Russian “spy whale” following boats in Norway

Russian “spy whale” following boats in Norway


Does Russia have a spy squad made up of trained whales and dolphins? That they suspect in Norway.

And recently they found a Beluga with a very special special harness near its shores.

Marine biologist Audun Rikardsen said the harness had a camera stand, as well as a label that placed it in St. Petersburg.

Rikardsen clarified that a fellow Russian scientist told him that it is not the kind of devices that Russian academics often use.

And Russia has a naval base in the region.


Boat floating near the coast
Copyright of the EPA image
Image caption The Russian Navy has a naval base in the Arctic region.

The allegedly trained beluga repeatedly approached some Norwegian boats that were in Ingoya, an arctic island located 415 kilometers from Murmansk, where the fleet of northern Russia is established. The belugas are native to the waters of the Arctic.

The Norwegian public broadcaster NRK showed a video where the beluga is being released from the harness.

Professor Rikardsen told the BBC that the harness “was tied really tight around his head, in front of his pectoral fins and had some pins.” He also said he had a GoPro bra, but not the camera.

“A Russian colleague told me that they do not do this kind of experiments, but she knows that the Navy has been hunting belugas for years and trains them, most likely related to that,” Rikardsen said.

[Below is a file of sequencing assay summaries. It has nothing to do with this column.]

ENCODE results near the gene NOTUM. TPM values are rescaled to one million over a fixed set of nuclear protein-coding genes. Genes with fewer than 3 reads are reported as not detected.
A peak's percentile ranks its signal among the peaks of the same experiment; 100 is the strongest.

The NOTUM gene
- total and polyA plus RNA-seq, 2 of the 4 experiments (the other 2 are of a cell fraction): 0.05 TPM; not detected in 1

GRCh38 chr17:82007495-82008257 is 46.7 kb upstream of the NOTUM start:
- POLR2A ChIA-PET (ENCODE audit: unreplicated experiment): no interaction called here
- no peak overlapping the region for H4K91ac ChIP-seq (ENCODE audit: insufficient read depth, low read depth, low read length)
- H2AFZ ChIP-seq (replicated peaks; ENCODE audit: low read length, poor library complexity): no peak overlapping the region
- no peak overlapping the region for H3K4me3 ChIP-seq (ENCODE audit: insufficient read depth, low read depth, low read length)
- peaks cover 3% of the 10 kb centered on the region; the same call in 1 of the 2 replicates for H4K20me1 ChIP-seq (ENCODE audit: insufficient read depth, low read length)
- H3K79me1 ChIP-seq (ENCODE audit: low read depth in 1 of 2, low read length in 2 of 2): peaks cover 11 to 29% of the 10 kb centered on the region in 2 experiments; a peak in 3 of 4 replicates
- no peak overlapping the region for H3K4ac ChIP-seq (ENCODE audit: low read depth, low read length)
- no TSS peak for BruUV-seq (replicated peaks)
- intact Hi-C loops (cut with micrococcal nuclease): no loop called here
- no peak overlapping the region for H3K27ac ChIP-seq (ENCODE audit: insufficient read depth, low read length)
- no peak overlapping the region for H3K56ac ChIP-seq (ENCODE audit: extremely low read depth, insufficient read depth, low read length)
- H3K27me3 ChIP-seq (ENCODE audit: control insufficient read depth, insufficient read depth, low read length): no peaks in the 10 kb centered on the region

Beluga marine
Copyright of the GETTY IMAGES image
Image caption Marine mammals are trained to protect underwater areas from foreign divers.

Animals for military use

A Russian colonel, who has previously written about the military use of marine mammals, shrugged off Norway’s concern for the beluga. But he did not deny that he could have escaped from Russian arina.

Interviewed by the Russian radio station Govorit Moskva, Colonel Viktor Baranets said: “If we were using animals for espionage, do you really think we would put a label with a cell phone number written with the message ‘please call this number?'”.

“We have military dolphins that play roles in combat, we have not hidden that,” said the colonel.

“In Sevastopol (Crimea), we have a center for military dolphins, we train them to solve various tasks, from analyzing the seabed to protecting an area in the sea, in addition to killing foreign divers and attaching mines to the hulls of foreign ships. “

The center for dolphins in the Crimea used to be under Ukrainian control, but was occupied by the Russian Navy in 2014, when Russian forces took the peninsula.

Professor Rikardsen, who teaches at the University of Tromso, said that “the belugas, like dolphins and killer whales are quite intelligent : they are Arctic animals and quite social, they can be trained like a dog”.

Marine wildlife trained

During the Cold War, the US Navy established a special program to train dolphins and sea lions in California.

The Marine Mammal Program of the US Navy, based in San Diego, uses bottlenose dolphins and California sea lions to locate mines and other dangerous objects on the ocean floor.

The Navy website also says that the animals are used to detect unauthorized people under water that could harm US vessels.

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